Explain the rules of online class etiquette, and are they important?

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Karen P.L. Hardison eNotes educator| Certified Educator

Online classrooms usually have four component parts: the forum for daily or weekly participation; live, real-time instructor-student chat sessions for questions and discussion; instructor-uploaded course information to be read, studied, discussed; and electronic assignment or essay submission. Starting with the last in the list, the rule is to learn to use the assignment/essay upload feature; meet all assignment/essay requirements; make all deadlines and discuss difficulties with the instructor through the classroom private messaging system. The same applies for the instructor-uploaded course information: read it, study, learn it, ask for clarification or discussion on points you have questions or confusion about.

When it comes to forum-style postings, the rules are standard forms of courtesy and civility applied to written postings. It is easy in an online electronic environment to think you can be outspoken, disrespectful, curt, rude, demonstrative but thinking this is a grave mistake. Electronic forums is where kindness and courtesy is the etiquette and the rule. You may disagree with someone and state your disagreement, but it must be with tempered emotion and even-tempered expressions. You are participating in a civil, academic environment and you must add to the academic discussion in a civil, educated tone and manner. Ways to disagree are with phrases like the following:

  • "While I understand Ms. X's remarks, I find weaknesses in her reasoning on two points. As I see it, these are ...."
  • "Though the above comments express a commonly held belief, if you'll recall page 1423 of the text, you'll note the authors said .... which tends to refute ...."
  • "A recent study presents evidence that actually contradicts the remark Mr. N made about .... I'll quote a little bit of the study: [quote]"

These and methods of addressing disagreement are all straightforward and clear disagreement yet are respectful and point to evidence to the contrary instead of pointing to a co-student's intelligence, veracity or importance. Chat, though quick-paced, calls for similar hedging of your remarks with courtesy and respect and kindness. Remember, someone might disagree with what you say, and you won't want your confidence shot out from under you by unkind, uncivil remarks or a hostile attitude (this etiquette and these rules apply to the instructor as well).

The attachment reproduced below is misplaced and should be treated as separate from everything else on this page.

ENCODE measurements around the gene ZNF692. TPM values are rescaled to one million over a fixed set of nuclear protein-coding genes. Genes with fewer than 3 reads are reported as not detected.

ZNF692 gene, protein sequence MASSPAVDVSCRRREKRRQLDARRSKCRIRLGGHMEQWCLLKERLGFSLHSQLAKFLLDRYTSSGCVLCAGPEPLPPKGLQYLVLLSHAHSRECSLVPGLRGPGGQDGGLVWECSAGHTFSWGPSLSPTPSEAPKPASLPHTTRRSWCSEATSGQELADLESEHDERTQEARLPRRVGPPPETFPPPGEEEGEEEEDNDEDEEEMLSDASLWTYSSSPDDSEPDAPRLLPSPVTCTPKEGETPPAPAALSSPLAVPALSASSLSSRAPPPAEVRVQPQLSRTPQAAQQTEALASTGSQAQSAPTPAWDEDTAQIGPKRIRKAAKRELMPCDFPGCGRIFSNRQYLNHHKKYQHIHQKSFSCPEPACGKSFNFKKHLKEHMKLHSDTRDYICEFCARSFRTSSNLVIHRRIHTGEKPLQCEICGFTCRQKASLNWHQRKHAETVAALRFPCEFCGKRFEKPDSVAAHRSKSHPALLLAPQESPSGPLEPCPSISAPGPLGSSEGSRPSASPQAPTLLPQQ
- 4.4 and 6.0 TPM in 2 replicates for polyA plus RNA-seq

litteacher8 eNotes educator| Certified Educator

I have taught online courses for about a decade now.  One of the most important rules of etiquette is that you have to be very careful what you say, because the person you are talking to cannot see your facial expressions or hear your tone of voice.  You do need to be a part of the discussion.  However, you have to be always very tactful.  Avoid loaded language.  Here is an example.

I can’t believe you said that Apple’s marketing plan is creative!  I have never seen anything so juvenile in my life.  It is totally stupid stuff.

You can see how this would be offensive, both to the person who posted and to others in the class.  This kind of response puts everyone on guard.  The entire class is likely to go quiet, and people will start to talk less and less.  The learning environment has become caustic.

Instead, you need to disagree gracefully or not at all.  You can provide an alternative point of view without actually disagreeing.  Let’s say someone has posted about the ingenuity of Apple’s marking plan.  Instead of contracting the person, focus on describing a marketing plan that you do think is good.

Also, please proofread and use spell check.  The best thing to do is type your responses in a word processor and paste them in.


Jessica Pope eNotes educator| Certified Educator

The rules of online class etiquette are similar to the rules of etiquette in live classes. Students should make the appropriate request for recognition before speaking or typing. In the online environment, the equivalent of raising one's hand may be to press a certain button or to type a certain phrase. In addition, students should maintain awareness of the questions and comments of their peers and instructors. In the online environment, it may be difficult to maintain focus, as daily distractions are more prevalent when working from a home environment. It is important that students not allow themselves to "zone out," and miss critical information. Students should not log in and out repeatedly and should take care that their technological resources are efficient and working properly prior to the beginning of class.

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